Saturday's election result left people on both sides of politics stunned, not to mention the journalists, pollsters and bookies who had tipped a change of government.
Labor campaigned on a set of policies in keeping with its working-class roots, openly favouring "low- and middle-income" Australians by taking from what it termed the "top end of town".
The Opposition also presented what it regarded as a progressive climate change agenda, promising to invest in renewable energy and prepare the workforce for a transition away from fossil fuels.
Voters' repudiation of this platform will be a bitter pill to swallow for Labor supporters. Some are already talking half-jokingly about moving to New Zealand, just as Democrat true believers vowed to migrate to Canada after Donald Trump claimed the US presidency in 2016.
Several commentators have talked of Australia fracturing along similar political lines to America and the UK, where Brexit has polarised the electorate. It would be a shame if this were to happen here, and politicians, pundits, keyboard warriors and the wider public have a part to play in ensuring debates on climate change and other key issues are based on facts and a willingness to listen on all sides.
The ALP post-mortems will start with a live autopsy on Bill Shorten's leadership and the style of campaign the party ran, especially the decision to spell out a policy agenda.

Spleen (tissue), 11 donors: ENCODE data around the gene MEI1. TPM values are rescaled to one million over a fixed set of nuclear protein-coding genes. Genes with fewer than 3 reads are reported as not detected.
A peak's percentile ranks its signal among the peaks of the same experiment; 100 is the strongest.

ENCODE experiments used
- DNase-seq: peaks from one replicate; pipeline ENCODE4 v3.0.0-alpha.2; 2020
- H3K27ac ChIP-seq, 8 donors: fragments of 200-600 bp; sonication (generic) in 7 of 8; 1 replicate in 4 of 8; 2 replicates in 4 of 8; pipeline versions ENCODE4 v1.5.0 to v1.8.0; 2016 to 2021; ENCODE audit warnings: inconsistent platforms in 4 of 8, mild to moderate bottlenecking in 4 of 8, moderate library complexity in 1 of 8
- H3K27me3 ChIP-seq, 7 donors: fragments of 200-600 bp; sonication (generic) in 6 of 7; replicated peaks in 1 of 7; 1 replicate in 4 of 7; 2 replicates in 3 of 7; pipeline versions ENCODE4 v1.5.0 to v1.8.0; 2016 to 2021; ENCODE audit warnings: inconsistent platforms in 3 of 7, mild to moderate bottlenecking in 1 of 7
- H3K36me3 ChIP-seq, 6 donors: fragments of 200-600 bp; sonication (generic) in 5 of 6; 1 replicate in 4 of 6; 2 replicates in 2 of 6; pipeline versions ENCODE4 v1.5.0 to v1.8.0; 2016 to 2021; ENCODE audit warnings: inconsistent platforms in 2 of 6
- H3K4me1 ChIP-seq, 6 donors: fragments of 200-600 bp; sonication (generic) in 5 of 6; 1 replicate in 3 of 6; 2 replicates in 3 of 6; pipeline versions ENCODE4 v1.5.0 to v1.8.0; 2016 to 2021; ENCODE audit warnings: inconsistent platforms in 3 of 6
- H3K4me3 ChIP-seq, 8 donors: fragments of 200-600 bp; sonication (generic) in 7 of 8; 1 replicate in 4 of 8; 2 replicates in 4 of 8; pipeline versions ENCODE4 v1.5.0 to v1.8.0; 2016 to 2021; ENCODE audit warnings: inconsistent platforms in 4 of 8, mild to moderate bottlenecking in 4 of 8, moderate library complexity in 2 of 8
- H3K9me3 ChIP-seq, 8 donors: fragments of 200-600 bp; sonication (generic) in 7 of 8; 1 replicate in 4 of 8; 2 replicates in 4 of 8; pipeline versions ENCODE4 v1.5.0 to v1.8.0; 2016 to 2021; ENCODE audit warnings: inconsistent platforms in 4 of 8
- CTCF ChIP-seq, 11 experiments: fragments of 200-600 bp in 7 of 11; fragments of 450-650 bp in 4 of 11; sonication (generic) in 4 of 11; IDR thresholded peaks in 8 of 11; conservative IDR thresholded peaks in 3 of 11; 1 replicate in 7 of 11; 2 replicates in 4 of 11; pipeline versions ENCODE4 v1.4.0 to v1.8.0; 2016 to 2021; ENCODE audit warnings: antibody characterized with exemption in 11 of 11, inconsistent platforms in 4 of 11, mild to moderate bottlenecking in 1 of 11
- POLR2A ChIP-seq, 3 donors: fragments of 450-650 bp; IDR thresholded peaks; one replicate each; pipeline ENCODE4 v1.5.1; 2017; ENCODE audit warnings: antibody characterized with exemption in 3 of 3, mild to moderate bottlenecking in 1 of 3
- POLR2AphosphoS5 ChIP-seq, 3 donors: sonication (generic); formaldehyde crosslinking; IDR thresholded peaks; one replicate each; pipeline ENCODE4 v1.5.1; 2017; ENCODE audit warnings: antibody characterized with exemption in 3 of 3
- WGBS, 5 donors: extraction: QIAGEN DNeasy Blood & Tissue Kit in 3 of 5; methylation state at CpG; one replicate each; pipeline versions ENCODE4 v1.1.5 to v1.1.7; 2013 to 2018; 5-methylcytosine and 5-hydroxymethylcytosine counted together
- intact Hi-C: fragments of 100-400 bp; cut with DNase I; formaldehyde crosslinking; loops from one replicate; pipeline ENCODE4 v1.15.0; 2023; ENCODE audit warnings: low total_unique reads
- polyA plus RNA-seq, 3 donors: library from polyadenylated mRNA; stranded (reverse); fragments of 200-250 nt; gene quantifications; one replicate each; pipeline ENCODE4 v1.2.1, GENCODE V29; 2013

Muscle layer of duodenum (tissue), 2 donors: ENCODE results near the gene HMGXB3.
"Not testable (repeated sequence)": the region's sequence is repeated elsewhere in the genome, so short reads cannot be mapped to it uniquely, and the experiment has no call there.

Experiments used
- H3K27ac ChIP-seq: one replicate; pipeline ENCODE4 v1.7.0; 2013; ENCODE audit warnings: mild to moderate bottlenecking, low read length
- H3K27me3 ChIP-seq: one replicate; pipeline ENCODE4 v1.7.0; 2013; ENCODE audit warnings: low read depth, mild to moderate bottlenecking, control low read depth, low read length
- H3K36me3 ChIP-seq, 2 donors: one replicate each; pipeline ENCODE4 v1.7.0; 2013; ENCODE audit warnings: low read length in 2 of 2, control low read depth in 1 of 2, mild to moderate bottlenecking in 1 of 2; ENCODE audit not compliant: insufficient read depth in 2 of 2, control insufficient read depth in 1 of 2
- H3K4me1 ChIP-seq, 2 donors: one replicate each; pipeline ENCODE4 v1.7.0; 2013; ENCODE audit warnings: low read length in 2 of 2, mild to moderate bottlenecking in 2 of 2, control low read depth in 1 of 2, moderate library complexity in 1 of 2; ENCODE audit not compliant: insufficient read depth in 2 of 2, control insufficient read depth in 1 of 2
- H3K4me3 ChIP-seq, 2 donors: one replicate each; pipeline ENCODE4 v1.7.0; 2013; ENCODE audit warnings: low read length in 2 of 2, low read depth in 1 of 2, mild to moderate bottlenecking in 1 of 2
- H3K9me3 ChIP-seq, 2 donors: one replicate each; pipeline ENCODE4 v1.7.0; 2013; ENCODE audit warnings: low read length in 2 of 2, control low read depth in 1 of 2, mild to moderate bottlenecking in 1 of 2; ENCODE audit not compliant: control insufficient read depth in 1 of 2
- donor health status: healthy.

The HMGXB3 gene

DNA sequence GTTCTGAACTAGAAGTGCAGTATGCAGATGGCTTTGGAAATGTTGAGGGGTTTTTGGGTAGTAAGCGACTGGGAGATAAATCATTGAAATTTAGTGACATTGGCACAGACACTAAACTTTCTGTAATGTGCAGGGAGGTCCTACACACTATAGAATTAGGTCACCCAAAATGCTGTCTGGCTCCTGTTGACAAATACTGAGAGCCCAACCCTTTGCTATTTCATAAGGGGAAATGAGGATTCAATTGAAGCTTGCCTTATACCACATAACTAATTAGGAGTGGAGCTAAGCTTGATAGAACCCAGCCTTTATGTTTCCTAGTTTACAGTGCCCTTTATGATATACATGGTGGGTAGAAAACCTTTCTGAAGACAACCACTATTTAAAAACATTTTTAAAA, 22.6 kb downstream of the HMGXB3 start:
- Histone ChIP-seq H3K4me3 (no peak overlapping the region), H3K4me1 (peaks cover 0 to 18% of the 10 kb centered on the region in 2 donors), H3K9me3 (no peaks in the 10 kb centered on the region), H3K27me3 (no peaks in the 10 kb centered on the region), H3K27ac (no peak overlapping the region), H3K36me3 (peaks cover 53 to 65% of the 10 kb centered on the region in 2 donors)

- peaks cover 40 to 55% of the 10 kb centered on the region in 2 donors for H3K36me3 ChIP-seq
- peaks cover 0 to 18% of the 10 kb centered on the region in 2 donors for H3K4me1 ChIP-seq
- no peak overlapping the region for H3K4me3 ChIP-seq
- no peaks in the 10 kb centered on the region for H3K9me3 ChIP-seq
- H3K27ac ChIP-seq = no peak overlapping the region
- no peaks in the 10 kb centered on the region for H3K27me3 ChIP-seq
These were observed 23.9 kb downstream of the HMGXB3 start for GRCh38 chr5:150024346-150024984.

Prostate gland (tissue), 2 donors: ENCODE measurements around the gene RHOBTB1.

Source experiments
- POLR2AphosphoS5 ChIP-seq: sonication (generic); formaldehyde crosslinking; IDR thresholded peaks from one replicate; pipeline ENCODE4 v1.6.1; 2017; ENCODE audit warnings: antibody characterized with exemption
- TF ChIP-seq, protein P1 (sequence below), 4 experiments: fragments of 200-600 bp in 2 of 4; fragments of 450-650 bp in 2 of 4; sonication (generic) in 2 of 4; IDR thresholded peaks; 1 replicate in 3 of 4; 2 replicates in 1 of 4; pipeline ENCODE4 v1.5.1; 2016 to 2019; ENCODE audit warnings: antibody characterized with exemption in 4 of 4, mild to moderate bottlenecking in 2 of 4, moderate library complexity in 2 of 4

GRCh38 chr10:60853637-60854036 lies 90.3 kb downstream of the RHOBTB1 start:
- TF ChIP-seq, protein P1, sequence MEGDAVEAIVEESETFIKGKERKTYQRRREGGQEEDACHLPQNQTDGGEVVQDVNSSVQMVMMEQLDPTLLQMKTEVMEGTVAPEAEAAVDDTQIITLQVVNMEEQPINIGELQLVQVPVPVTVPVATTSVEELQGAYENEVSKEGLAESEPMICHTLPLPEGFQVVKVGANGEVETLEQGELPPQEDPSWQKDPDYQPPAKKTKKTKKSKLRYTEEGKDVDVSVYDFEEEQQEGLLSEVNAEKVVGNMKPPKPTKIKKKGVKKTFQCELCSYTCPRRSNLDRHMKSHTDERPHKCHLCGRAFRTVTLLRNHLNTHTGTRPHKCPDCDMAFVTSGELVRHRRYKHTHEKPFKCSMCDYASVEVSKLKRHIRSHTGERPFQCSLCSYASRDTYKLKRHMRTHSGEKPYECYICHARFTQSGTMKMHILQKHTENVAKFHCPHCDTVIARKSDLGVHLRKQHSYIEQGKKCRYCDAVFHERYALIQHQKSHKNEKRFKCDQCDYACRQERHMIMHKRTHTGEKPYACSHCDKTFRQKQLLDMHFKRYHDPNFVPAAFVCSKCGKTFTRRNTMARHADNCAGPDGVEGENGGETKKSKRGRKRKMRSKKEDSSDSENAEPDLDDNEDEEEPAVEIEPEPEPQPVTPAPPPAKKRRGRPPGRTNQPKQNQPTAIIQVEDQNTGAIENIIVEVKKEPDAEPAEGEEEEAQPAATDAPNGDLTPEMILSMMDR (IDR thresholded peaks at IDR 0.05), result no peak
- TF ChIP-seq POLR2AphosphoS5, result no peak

Port Stephens state MP Kate Washington said on Sunday that Labor, which also lost the NSW poll in March, must re-examine how it related to voters.
"It was clear that some people are angry, disengaged and distrustful of both major parties," she said.
Hunter MP Joel Fitzgibbon, who watched his margin drop from 12.5 to 2.5 per cent in the face of what he termed a conservative "scare campaign" on Labor's climate plans, said the electorate had delivered the party a "huge protest vote" and was not ready for a progressive policy agenda.
The margin in Hunter has not been that small since Fitzgibbon's father, Eric, was elected in 1984.
Labor also felt the pain in Shortland and Paterson, where 5 per cent swings against it mean three Hunter seats which have never voted anything but Labor are now all considered marginal.
Former Port Stephens state Liberal MP Craig Baumann said this did not necessarily mean any of the electorates were now winnable for the Coalition. He suggested the Labor vote across the region might have "bottomed out" on Saturday.
The Coalition effectively ran dead in the Hunter during the campaign as it focused on holding seats elsewhere.
If both major parties feel compelled to put more money and energy into the region before the 2022 campaign, no one in the Hunter will be complaining.